"The future will be less about general skills and more about in-depth mastery, less about working as a competitive, isolated individual and more about working collaboratively, less about standard of living and more on quality of experience," Gratton says.

In this world, the value of an organisation will be held in its social capital and relationships within and across businesses. Gratton's view of a network of employees pulled in to specific projects from across the world initially feels like the end of physical location. But the concept of the hub in which like-minded people gather and share ideas gives it a new lease of life. This hub could well meet online, Facebook-style, but - as Silicon Valley and Tech City prove - it also has a physical significance in the form of cities where people want to live, work and socialise in a specific location.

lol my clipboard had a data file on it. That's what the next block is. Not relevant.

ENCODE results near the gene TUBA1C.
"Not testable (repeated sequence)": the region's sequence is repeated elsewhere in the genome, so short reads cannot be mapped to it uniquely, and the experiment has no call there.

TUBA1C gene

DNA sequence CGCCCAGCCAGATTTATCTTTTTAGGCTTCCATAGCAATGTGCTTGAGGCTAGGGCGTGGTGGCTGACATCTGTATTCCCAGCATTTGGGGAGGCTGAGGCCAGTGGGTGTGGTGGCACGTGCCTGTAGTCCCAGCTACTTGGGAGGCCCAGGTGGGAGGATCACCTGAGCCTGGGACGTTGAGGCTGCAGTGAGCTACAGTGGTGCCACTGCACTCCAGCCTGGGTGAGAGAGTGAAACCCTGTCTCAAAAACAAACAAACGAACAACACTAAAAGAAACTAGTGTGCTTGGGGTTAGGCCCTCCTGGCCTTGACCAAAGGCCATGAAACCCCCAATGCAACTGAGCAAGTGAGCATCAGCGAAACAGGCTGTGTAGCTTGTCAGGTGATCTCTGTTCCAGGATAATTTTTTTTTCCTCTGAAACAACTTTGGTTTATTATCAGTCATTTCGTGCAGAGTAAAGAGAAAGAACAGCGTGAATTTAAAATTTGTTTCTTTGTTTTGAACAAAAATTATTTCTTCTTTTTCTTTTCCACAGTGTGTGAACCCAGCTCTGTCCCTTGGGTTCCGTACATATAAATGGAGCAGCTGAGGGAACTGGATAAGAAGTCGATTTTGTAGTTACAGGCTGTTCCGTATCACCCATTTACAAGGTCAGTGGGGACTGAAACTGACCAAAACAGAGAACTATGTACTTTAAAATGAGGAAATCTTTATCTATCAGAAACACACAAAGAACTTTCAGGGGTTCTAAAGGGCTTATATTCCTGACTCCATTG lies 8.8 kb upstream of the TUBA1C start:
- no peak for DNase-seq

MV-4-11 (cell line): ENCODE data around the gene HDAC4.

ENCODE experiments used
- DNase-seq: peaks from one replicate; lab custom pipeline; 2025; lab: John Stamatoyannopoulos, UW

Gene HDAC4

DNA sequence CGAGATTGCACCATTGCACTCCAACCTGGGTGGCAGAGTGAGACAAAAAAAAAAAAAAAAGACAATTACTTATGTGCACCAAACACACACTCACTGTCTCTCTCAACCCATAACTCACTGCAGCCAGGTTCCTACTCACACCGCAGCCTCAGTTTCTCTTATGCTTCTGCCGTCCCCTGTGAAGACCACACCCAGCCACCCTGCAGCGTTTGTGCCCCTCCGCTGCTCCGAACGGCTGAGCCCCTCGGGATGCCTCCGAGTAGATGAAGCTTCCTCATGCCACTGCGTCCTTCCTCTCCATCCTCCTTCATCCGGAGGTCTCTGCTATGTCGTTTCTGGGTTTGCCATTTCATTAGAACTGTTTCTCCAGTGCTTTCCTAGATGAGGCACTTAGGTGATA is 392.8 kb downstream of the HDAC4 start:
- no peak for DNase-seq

According to the Royal Institution of Chartered Surveyors (RICS), when city policy-makers align their policies to attract both employers and employees, businesses are more likely to locate there.

A report it released in March shows that, while cities are competing across the globe to attract and retain companies' commercial and industrial sites, in many cases they fail to provide business with a coherent case to locate. The cities that will continue to flourish are those that understand the full range of business demands - a talent pool, good 'liveability', transport infrastructure, business-friendly tax and regulatory regime - and act accordingly.

In the UK, Manchester is an example of this joined- up approach. Its inward investment agency MIDAS has identified the unique selling points of the city and now successfully promotes it to businesses, pulling on its strengths in innovation and creativity and ability to attract pioneers and the brightest minds.